Today we continue our series profiling the Tennessee Titans, and the three players most heavily rumored to be their week one starting qb. We’ve already discussed the potential draft strategies for Chargers veteran qb Philip Rivers and rookie first round prospect Marcus Mariota.
We conclude our series by profiling current starting qb Zach Mettenberger, and the best draft strategy for building around him.
While there are still plenty of unanswered questions regarding Mettenberger, and his ability to lead a franchise, there are things the Titans do know about their second year qb.
1. He has a cannon for an arm.
2. He has limited mobility, and tends to stand in the pocket a second or two too long.
3. With the exception of tight end Delanie Walker, few skill players stepped up and made plays for the rookie.
Armed with the variables they do know, the Titans must then draft accordingly. Remember, we are basing this series around Tennessee keeping their picks. By keeping Mettenberger, the Titans now have….
The second overall pick in the draft. 1 second round pick (#33). 1 third round pick (#66). 1 fourth round pick (#100). We are only discussing the top four picks.
So let’s get to work.
With the second overall pick in the draft, the Tennessee Titans should select Alabama wide receiver Amari Cooper. Arguably the most polished offensive prospect in this year’s draft, Cooper gives Mettenberger a dynamic true number 1 receiver.
He is surgical with his rout running, and led the nation in receptions last year (124). Cooper played in a pro style system in college, and should have a seamless transition to the pro level. A mature, sure handed receiver tailor made for Ken Whisenhunt’s passing attack.
As we’ve previously discussed, Mettenberger has limited mobility, often causing him to take way too many hits last year. Keeping him upright is paramount.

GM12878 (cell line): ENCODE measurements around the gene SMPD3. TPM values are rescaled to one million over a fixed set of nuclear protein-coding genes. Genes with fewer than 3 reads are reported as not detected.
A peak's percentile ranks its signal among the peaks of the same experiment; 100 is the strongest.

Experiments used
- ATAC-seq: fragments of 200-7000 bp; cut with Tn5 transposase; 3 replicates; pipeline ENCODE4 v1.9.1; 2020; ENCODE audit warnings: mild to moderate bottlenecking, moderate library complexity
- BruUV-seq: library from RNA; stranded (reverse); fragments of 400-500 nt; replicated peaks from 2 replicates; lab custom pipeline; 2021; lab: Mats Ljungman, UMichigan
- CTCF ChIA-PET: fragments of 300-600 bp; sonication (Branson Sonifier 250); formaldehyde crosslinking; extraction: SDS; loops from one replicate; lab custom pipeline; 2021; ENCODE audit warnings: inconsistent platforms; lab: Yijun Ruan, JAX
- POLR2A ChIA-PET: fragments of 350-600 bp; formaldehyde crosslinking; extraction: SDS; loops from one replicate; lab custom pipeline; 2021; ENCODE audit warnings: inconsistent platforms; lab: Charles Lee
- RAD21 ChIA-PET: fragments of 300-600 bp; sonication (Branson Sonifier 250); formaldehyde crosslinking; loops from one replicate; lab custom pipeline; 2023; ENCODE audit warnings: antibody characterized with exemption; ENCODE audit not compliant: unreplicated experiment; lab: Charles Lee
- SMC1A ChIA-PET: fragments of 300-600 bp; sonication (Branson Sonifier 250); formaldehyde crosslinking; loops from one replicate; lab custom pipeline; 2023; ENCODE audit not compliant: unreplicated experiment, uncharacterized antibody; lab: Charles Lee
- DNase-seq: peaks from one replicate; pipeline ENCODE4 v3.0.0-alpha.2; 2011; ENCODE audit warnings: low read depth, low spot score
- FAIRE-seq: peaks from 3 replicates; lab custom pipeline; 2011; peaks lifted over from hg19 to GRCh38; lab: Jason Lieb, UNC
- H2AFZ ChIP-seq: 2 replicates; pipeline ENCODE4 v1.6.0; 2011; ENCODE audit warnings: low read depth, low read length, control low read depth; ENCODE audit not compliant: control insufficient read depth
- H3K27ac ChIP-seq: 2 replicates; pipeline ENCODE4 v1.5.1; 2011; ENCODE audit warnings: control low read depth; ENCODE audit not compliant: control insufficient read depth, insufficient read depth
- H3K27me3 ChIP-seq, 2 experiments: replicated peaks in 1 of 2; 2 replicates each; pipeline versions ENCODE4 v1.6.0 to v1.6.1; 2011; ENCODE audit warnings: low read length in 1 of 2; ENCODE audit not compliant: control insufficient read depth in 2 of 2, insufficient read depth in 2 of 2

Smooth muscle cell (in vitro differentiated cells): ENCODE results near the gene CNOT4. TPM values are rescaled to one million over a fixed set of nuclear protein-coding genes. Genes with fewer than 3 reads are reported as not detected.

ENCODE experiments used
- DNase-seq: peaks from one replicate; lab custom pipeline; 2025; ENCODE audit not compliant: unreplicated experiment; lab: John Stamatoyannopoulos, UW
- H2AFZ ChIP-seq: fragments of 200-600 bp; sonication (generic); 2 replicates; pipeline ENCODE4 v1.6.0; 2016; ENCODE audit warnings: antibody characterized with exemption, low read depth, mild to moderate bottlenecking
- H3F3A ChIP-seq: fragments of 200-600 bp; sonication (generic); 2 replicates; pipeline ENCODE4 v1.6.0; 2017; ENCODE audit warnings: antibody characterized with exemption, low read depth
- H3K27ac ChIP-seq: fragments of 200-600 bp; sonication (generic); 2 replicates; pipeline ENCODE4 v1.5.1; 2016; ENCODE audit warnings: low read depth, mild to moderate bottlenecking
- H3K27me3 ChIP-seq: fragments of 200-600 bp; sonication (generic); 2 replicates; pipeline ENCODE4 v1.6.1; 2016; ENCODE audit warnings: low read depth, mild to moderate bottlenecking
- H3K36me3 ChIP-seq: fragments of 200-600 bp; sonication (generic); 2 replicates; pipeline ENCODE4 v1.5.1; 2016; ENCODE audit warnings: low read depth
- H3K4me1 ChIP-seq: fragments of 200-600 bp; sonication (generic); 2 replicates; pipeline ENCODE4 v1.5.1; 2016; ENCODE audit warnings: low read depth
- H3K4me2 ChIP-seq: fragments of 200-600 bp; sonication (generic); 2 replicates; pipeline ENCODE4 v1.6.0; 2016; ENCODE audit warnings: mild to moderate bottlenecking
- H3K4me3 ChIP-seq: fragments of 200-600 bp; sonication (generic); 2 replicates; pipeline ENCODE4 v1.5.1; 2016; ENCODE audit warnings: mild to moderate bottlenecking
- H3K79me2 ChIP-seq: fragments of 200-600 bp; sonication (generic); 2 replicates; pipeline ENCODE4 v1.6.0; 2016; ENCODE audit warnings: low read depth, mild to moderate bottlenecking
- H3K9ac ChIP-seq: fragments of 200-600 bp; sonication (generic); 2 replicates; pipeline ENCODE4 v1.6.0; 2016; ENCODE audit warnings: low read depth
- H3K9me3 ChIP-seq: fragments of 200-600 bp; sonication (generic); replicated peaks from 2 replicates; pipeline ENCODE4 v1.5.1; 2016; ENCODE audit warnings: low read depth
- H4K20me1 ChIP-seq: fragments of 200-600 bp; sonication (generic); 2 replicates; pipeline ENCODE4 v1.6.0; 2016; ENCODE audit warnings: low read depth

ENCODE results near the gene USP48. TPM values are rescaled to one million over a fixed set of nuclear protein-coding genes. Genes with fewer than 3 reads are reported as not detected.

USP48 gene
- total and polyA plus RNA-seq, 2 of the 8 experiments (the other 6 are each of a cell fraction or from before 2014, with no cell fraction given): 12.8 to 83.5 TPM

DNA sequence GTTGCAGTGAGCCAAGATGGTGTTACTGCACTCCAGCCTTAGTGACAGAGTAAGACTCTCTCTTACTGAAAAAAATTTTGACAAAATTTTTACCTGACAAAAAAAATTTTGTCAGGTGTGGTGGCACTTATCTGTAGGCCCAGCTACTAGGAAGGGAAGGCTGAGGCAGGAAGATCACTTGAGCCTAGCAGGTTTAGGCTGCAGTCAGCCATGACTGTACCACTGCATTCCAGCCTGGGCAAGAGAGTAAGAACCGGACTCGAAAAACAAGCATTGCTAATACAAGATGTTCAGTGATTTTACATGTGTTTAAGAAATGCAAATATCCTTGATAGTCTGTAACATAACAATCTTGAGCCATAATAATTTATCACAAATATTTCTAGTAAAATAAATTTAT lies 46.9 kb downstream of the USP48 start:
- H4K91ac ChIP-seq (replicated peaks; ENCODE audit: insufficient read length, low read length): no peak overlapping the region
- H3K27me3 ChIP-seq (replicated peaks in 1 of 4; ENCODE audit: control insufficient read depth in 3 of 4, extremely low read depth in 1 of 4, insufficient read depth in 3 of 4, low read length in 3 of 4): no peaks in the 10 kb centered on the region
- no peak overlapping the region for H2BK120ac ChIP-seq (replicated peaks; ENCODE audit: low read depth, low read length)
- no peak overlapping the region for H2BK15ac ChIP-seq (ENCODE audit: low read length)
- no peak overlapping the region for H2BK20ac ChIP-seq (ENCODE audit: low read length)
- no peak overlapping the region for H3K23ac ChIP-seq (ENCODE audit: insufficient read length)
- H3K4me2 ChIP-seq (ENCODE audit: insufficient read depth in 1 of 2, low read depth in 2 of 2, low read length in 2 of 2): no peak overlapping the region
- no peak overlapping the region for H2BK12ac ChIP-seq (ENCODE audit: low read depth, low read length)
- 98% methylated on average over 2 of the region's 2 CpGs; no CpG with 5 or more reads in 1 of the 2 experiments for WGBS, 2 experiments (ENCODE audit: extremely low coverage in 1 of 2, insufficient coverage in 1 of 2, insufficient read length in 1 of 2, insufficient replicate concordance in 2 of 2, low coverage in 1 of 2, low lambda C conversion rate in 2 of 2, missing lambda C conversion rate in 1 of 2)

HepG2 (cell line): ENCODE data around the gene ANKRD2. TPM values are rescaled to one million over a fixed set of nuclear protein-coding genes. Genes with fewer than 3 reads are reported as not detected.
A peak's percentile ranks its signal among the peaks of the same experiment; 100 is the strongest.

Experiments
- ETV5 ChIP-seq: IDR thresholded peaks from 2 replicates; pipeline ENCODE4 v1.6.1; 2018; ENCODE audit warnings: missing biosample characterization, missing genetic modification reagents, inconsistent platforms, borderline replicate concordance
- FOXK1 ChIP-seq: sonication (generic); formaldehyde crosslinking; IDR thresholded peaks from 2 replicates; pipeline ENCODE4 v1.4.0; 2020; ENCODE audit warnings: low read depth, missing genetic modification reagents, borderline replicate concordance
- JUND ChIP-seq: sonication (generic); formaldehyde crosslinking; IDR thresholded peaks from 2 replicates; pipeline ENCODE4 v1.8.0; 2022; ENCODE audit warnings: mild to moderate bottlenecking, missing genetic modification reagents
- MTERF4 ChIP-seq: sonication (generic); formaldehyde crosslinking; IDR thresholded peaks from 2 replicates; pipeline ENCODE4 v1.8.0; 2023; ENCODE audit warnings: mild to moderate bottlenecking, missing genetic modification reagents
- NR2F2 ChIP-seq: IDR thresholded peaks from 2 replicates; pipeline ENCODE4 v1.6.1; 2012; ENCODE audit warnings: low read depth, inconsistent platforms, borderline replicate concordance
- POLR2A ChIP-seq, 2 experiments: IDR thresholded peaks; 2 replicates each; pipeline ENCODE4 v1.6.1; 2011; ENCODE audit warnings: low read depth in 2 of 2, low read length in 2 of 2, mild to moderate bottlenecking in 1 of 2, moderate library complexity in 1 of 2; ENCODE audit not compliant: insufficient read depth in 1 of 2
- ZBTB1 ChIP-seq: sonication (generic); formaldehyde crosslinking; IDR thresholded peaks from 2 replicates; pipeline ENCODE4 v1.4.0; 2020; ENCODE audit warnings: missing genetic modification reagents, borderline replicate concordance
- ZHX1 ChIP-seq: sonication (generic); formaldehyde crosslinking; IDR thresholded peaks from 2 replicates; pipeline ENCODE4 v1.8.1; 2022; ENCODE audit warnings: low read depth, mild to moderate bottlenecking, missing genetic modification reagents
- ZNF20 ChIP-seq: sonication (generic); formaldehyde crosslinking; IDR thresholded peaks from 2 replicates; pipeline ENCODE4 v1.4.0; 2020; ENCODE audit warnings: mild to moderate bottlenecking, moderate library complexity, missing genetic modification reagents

With the 33rd pick, Tennessee should select Oregon offensive tackle Jake Fisher. At 6’6, 306, Fisher provides an immediate upgrade over the various plug in players that struggled mightily at that position last year. Taylor Lewan was selected 11th overall last season to be the left tackle of the future. Fisher, at right tackle, now gives the Titans their young book ends to anchor their offensive line for the next several years.
With the 66th pick (third round), Tennessee should select Auburn wide receiver Sammie Coates. The Titans desperately needed a down field threat last season, and that just happens to be Coates’ specialty. Clocking in the 4.3’s in some reported 40 times, Coates gives Mettenberger, and his cannon arm, a home run hitter.
Nov 1, 2014; Oxford, MS, USA; Auburn Tigers wide receiver Sammie Coates (18) catches a pass defended by Ole Miss Rebels defensive back Senquez Golson (21) at Vaught-Hemingway Stadium. Auburn defeated Ole Miss 35-31. Mandatory Credit: Nelson Chenault-USA TODAY Sports
While Amari Cooper will do most of the heavy lifting, Coates provides that speedster in the slot to test the safety a few times a game. With a 41 inch vertical, Mettenberger can literally just wing it up there. Coates will come down with it more times than not.
Having a speedster to stretch the field also opens things up underneath for Kendall Wright and Delanie Walker to do their work.
A well balanced receiving corp is a young qb’s best friend.
And speaking of qb, the Titans would be kidding themselves to think that they could keep Mettenberger and not bring in an arm to push him at the very least.
With the 100th pick (fourth round), the Tennessee Titans should select Colorado State qb Garrett Grayson. Yes, Charlie Whitehurst is a Whisenhunt guy, and he already has a grasp of the system, but he cannot be the backup qb again this season.
Grayson provides the Titans a younger, more athletic option to Whitehurst. He lacks the cannon of Mettenberger, but has better mobility…in and out of the pocket. Whisenhunt is known as a qb guru, so Grayson could blossom into a viable starting qb one day.
8 days and counting….